The general technique for graphing quadratics is the same as for graphing linear equations; namely, you make a T-chart and plot some points.

However, since quadratics graph as curvy lines (called "parabolas"), rather than the straight lines generated by linear equations, there are some additional considerations involved in drawing accurate graphs for quadratics.

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When you graphed straight lines, you only needed two points to graph your line, though you generally plotted three or more points just to be on the safe side.

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However, three points will almost certainly *not* be enough points for graphing a quadratic, at least not until you are *very* experienced.

For example, the most basic quadratic is *y* = *x*^{2}. Suppose a student, asked to graph this most-basic of quadratics, computes these three points:

Then, based only on his experience with linear graphs, he tries to put a straight line through the points.

Incorrect graph:

Don't do this!

He got the graph wrong. You, on the other hand, are more careful.

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To graph a quadratic, start with a T-chart, plotting enough points that you can see the curvature of the graph. When you connect the plotted points, draw the curved line as curved, especially at the turning point (called the "vertex").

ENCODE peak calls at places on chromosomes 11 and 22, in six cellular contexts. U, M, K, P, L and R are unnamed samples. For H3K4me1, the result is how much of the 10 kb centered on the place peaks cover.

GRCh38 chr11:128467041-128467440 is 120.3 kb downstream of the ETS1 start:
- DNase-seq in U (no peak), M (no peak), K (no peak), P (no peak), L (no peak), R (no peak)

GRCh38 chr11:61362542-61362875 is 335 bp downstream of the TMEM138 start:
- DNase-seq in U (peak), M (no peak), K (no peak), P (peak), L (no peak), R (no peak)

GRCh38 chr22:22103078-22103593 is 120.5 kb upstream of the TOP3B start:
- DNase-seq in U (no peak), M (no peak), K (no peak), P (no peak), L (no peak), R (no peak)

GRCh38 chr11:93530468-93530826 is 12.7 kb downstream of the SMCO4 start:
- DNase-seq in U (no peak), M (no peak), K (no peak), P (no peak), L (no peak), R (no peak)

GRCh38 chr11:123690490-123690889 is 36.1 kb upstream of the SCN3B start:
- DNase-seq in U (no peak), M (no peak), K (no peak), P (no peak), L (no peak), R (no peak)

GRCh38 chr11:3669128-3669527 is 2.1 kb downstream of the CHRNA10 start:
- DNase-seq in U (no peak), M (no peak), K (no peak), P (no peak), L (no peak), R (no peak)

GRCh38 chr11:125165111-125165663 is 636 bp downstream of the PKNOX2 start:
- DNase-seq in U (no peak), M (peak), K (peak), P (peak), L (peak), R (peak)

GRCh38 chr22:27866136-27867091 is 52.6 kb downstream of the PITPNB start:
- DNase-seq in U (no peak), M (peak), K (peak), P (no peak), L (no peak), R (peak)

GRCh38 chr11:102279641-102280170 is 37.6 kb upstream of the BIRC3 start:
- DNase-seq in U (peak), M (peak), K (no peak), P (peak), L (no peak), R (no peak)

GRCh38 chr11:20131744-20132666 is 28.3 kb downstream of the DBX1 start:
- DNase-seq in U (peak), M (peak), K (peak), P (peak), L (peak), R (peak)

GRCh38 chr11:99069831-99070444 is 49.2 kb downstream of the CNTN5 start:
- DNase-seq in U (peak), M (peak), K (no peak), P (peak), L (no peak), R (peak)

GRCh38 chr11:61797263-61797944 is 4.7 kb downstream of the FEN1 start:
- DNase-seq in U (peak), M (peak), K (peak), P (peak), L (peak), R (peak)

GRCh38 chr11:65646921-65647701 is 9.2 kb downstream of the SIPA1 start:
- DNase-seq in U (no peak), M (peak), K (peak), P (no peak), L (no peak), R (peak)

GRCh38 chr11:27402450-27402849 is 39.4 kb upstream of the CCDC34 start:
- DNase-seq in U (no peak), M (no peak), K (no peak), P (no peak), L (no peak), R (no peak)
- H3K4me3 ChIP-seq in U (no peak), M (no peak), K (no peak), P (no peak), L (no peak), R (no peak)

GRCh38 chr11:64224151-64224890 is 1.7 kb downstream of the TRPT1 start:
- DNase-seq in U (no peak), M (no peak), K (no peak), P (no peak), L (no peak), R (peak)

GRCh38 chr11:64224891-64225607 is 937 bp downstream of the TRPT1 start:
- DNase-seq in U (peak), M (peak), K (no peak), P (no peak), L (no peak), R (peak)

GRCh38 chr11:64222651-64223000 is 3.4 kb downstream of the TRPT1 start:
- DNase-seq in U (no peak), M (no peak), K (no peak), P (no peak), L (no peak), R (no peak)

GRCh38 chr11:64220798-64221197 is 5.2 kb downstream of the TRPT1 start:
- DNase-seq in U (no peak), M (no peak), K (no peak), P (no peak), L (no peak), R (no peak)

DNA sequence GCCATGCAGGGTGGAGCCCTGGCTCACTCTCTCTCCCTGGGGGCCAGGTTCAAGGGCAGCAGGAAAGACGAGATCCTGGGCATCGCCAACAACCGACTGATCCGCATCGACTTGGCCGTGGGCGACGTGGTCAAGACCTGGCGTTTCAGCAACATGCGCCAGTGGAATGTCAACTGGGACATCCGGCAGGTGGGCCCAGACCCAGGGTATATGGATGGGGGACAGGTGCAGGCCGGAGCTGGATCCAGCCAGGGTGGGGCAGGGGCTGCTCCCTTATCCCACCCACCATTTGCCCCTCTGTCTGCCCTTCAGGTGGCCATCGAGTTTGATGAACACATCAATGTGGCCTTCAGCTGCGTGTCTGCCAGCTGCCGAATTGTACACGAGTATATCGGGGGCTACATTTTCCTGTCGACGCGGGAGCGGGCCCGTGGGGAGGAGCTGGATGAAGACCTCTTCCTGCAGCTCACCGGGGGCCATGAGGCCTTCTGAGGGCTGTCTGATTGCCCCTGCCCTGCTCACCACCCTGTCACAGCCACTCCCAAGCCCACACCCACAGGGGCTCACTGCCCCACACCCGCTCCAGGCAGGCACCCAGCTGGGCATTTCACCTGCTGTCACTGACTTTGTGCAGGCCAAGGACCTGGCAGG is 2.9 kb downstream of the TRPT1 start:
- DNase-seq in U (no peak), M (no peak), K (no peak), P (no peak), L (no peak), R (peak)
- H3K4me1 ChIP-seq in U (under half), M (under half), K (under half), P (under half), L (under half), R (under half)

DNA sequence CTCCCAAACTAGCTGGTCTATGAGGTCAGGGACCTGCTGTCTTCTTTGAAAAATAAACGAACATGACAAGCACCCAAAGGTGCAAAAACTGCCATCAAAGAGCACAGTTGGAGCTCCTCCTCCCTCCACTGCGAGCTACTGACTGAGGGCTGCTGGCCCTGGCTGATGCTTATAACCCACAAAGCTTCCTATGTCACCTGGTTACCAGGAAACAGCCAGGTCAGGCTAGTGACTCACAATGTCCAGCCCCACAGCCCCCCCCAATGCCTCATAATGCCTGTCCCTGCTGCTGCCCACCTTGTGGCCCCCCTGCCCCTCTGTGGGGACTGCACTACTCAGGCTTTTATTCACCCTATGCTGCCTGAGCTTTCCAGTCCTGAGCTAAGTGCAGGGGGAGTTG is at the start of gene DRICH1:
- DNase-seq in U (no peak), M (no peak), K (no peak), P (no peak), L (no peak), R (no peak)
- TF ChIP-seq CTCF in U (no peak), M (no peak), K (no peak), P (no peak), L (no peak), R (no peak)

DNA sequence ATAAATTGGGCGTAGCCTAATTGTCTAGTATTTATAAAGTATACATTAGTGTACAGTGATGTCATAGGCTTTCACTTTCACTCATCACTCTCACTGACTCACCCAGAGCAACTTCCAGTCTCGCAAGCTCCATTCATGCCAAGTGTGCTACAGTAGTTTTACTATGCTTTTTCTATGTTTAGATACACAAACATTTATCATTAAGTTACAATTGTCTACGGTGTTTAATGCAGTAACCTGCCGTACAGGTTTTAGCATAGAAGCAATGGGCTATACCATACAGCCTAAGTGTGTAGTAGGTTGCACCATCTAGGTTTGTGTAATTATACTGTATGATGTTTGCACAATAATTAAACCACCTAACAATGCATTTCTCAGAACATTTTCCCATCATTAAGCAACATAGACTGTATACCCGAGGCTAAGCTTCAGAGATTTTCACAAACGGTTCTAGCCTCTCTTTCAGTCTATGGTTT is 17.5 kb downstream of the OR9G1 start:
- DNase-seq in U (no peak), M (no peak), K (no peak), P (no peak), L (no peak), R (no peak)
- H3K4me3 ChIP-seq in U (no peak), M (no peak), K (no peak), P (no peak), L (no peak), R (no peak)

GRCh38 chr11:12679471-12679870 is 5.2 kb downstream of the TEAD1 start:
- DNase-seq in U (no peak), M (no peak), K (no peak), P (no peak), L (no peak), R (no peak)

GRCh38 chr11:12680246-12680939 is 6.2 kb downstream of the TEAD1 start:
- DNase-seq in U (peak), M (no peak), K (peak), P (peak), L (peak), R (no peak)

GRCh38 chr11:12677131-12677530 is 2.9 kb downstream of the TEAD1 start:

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Suppose you are given *y* = *x*^{2} to graph. You start by making a T-chart and finding many points:

That last point has a rather large *y*-value, so you decide that you won't bother drawing your graph large enough to plot it. (And this is perfectly okay! Not all computed points are equally useful for plotting. Use your good sense to pick and choose.)

Leaving aside that one point, you plot all the other points:

Even if you'd forgotten that quadratics graph as curvy parabolas, these plotted points will swiftly remind you of this fact.

So you draw a nicely smooth curving line, passing neatly through the plotted points:

Correct graph of *y* = *x*^{2}:

Unlike the careless student, you just got the graph right.

Some students will plot the points correctly, but will then connect the points with straight line segments, like this:

Incorrect "segment" graph:

Don't do this!

This is wrong! You do still need a ruler for doing your graphing, but only for drawing the axes, not for drawing the parabolas. Parabolas graph as smoothly curved lines, not as jointed segments. Take the time to draw it right.

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